#czechandslovakcentury REVIEW: Julius Ševčík’s ‘A Prominent Patient’ (2016) and the Czech Year of Anniversaries


2018 is the year of anniversaries in Czech history with the Prague Spring (1968), the communist takeover (1948), the National Socialist annexation of the Sudetenland (1938) and – most significantly – the founding of the First Czechoslovak Republic in 1918. An award-winning film that ties the legacy of the First Czechoslovak Republic together with the…

Julia Secklehner | March 16, 2018
Unknown-3 2

KINOTEKA PREVIEW: 16th Polish Film Festival 2018

‘KINOTEKA Polish Film Festival takes place in London each spring. Organised by the Polish Cultural Institute in London, the festival celebrates the best of Polish cinema and culture. Each year audiences can enjoy a selection of film and documentary screenings, both classic and contemporary, as well as talks and Q&As with the filmmakers. A selection…

Robin Ashenden | March 5, 2018

MADE IN PRAGUE REVIEW: ‘The Teacher’ (2016) – Jan Hřebejk’s winning dissection of small-town power-structures under communism


When Maria Draždechová (Zuzana Mauréry) enters her new classroom, she invites her new students to a round of introductions – as one would. Yet Draždechová isn’t so much interested in the children as in what their parents do: the ‘poor widow’ of a Russian officer,  Draždechová gradually coerces the parents into helping her with errands…

Julia Secklehner | November 16, 2017
'The Wolf from Royal Vineyard Street' (2016)

MADE IN PRAGUE REVIEW: ‘The Wolf from Royal Vineyard Street’ – Jan Němec’s swan song glimpse at a life well lived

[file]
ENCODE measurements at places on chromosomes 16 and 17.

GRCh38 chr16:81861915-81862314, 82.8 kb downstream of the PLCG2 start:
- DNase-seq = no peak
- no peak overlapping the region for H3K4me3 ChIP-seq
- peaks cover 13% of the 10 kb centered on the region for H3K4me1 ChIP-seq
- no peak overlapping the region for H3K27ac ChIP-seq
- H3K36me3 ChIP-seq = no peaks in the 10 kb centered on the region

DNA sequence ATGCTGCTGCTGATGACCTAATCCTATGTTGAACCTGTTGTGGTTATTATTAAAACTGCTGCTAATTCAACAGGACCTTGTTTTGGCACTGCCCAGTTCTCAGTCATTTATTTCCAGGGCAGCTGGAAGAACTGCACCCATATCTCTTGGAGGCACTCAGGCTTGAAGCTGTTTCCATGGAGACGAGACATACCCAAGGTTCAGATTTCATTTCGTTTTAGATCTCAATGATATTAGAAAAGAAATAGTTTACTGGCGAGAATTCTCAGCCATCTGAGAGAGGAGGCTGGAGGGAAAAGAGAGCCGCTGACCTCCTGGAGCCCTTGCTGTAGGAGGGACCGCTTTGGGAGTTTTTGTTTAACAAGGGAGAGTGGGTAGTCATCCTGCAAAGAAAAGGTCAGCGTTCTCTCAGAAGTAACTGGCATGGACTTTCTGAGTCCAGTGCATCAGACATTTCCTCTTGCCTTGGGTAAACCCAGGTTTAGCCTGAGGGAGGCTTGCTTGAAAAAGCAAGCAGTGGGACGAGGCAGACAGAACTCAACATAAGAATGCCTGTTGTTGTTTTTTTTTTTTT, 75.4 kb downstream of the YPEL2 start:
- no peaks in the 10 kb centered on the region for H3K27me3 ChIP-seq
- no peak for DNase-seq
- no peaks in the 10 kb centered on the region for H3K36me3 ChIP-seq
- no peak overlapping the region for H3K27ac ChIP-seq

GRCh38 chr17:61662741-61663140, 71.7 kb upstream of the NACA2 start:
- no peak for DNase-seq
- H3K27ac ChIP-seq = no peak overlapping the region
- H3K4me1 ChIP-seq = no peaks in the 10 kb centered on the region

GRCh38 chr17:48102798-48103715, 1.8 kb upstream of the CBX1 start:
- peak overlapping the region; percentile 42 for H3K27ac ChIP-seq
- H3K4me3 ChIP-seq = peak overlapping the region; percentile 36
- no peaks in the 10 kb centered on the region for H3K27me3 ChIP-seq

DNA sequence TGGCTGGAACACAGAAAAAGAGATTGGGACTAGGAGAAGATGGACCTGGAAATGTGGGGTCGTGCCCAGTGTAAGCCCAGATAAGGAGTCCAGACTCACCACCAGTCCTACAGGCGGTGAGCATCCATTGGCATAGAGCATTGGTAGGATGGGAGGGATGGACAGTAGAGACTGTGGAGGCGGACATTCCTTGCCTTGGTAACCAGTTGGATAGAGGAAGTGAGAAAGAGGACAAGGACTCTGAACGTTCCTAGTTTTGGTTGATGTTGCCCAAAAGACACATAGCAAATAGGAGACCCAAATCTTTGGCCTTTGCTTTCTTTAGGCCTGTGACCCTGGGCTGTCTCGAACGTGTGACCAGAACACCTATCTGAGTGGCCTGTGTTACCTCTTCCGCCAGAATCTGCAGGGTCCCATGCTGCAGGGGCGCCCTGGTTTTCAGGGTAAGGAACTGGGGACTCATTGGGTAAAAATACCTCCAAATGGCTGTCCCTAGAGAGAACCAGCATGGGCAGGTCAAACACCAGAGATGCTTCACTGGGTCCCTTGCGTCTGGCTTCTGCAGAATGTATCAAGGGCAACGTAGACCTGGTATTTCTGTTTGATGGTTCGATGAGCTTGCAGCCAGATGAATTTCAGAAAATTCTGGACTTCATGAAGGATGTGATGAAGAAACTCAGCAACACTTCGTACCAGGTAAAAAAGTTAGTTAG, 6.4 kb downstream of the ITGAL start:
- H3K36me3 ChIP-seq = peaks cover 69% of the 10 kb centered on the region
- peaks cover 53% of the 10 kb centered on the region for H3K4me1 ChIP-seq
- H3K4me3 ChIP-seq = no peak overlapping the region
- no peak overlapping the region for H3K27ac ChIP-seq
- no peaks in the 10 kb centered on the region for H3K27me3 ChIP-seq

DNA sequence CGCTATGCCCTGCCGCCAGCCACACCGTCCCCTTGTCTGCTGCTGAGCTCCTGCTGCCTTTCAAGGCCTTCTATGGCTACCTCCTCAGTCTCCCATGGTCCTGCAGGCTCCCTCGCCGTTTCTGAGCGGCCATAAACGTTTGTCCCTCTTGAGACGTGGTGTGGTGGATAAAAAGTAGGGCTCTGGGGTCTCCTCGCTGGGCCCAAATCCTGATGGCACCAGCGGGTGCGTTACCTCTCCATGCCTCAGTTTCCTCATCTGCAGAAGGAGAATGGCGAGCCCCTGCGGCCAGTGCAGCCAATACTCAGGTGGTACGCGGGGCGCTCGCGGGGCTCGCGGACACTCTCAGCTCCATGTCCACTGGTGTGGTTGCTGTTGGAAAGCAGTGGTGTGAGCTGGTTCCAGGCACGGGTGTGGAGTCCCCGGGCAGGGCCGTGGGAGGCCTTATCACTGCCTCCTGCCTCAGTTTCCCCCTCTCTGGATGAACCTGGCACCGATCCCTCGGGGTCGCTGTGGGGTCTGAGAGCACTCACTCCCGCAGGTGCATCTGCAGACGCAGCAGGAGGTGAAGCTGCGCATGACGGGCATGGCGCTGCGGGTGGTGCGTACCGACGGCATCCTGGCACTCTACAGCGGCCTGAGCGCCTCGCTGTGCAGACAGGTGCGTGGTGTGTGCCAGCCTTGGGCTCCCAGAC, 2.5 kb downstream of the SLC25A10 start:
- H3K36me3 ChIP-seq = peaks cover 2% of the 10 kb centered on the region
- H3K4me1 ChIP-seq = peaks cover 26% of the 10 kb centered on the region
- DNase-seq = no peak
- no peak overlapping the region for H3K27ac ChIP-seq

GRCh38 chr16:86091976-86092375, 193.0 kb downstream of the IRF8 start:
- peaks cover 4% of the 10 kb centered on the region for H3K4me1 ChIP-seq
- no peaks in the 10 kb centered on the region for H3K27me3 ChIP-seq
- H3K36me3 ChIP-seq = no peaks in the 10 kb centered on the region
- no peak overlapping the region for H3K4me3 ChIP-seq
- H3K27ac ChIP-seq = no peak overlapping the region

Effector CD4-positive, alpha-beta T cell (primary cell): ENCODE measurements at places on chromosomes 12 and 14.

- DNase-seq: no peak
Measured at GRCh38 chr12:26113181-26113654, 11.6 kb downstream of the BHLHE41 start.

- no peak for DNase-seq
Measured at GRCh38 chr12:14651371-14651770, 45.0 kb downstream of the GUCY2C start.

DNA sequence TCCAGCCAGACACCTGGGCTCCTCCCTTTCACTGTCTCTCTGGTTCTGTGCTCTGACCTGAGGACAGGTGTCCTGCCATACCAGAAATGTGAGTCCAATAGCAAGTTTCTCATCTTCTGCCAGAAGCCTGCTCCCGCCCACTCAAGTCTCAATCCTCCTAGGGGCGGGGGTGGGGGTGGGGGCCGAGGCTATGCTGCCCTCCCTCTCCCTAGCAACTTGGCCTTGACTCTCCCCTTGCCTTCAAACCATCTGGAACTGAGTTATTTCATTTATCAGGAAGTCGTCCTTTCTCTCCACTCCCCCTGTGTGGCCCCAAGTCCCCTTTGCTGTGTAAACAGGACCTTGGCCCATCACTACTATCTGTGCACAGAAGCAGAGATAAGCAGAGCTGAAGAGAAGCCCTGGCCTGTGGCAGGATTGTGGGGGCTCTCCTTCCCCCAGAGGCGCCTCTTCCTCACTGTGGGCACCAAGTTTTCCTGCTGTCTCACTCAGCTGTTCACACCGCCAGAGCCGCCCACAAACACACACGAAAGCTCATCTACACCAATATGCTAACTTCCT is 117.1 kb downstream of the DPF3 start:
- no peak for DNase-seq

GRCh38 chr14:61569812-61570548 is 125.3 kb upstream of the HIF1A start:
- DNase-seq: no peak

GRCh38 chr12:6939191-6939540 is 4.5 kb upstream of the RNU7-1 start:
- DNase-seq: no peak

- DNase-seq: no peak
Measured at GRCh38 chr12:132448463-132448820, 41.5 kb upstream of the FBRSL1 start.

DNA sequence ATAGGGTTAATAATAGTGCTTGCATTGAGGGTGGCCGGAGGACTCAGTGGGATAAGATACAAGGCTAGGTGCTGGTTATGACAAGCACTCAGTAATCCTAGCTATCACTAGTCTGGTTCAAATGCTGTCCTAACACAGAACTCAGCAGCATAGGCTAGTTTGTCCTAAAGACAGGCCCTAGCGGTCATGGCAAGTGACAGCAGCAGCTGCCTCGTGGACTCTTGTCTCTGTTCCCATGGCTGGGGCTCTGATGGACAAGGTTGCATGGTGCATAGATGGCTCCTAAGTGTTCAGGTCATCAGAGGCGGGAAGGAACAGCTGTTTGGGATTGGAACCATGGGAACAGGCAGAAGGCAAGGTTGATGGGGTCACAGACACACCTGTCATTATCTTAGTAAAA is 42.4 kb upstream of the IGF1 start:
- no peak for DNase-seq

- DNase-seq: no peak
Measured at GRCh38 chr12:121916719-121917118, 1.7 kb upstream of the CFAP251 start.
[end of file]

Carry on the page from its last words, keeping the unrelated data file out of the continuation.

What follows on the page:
Alongside household names such as Miloš Forman and František Vláčil, Jan Němec was one of the key personalities responsible for the pioneering Czechoslovak New Wave cinema of the 1960s.   Given his death at the age of seventy-nine on the final day of shooting, Vlk z Královských Vinohrad (The Wolf from Royal Vineyard Street) was…

Oliver Buxton | November 14, 2017

PREVIEW: 21st MADE IN PRAGUE Festival (8 November – 6 December)

‘The annual Made in Prague Festival in its 21st edition presents a wonderful offering of films, visual arts, literature, theatre and music celebrating artistic expression, pursuing significant stories and engaging in extraordinary conversations. Hosting the first UK retrospective of film director Jan Němec, the festival unveils the Czech nominations for European and Academy Film Awards…

Robin Ashenden | November 8, 2017

FILM REVIEW: Smith and Genoux’s ‘School Number Three’ (2016) – Teenage voices from the Donbass conflict


Yelizaveta Smith and Georg Genoux’s School Number Three is a documentary with a deceptively simple storyline: it records stories told by teenagers who have lived through the crisis in Ukraine’s Donetsk region, which started almost four years ago in November 2013. Based on the documentary play by Natalia Vorozhbyt – one of Ukraine’s leading playwrights…

Julia Secklehner | October 3, 2017
qcnqla 3

INTERVIEW: CEEL Contributor Agne Dovydaidyte on her forthcoming documentary about Lithuanian rural life

Lithuanian villages, as in most of Eastern Europe, are now in semi-terminal decline. Once lively places known for their traditions and values, they are increasingly deserted. Schools are closing down, and once-thriving churches becoming monuments to the past. So when CEEL contributor Agne Dovydaityte found her grandfather’s diary, detailing daily life in one such settlement…

Borimir Totev | September 12, 2017

OPEN CITY DOCS PREVIEW: Vitaly Mansky’s ‘Private Chronicles: Monologue’ and ‘Gagarin’s Pioneers’: a human face on the Soviet (and post-Soviet) experiment


One of the highlights of this year’s Open City Docs festival is a quartet of documentaries by an almost unknown (in the UK) 53 year-old Ukrainian Jewish film-maker, Vitaly Mansky who, since his debut in 1989, has now completed over 30 films, and been nominated four times for the prestigious Nika award. His fidelity to…

Robin Ashenden | September 7, 2017
image4 2

Interview with Alec Secareanu – leading actor in Francis Lee’s groundbreaking Anglo-Romanian LGBT drama

Alec Secareanu plays Gheorghe Ionescu in God’s Own Country, the award-winning debut feature film by writer/director Francis Lee, which tells the story of a young Yorkshire farmer who finds himself caught up in a love story with a Romanian farm worker. A powerful film, bracingly different from mainstream LGBT cinema, it’s also unwittingly reflective of…

Borimir Totev | September 1, 2017